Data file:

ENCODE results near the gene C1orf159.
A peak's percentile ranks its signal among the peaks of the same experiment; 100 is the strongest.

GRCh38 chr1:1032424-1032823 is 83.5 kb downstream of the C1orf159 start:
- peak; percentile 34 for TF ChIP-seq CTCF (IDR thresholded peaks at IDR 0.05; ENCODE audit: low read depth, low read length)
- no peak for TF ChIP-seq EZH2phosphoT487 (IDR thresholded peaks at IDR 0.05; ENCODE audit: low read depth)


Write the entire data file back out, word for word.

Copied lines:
ENCODE results near the gene C1orf159.
A peak's percentile ranks its signal among the peaks of the same experiment; 100 is the strongest.

GRCh38 chr1:1032424-1032823 is 83.5 kb downstream of the C1orf159 start:
- peak; percentile 34 for TF ChIP-seq CTCF (IDR thresholded peaks at IDR 0.05; ENCODE audit: low read depth, low read length)
- no peak for TF ChIP-seq EZH2phosphoT487 (IDR thresholded peaks at IDR 0.05; ENCODE audit: low read depth)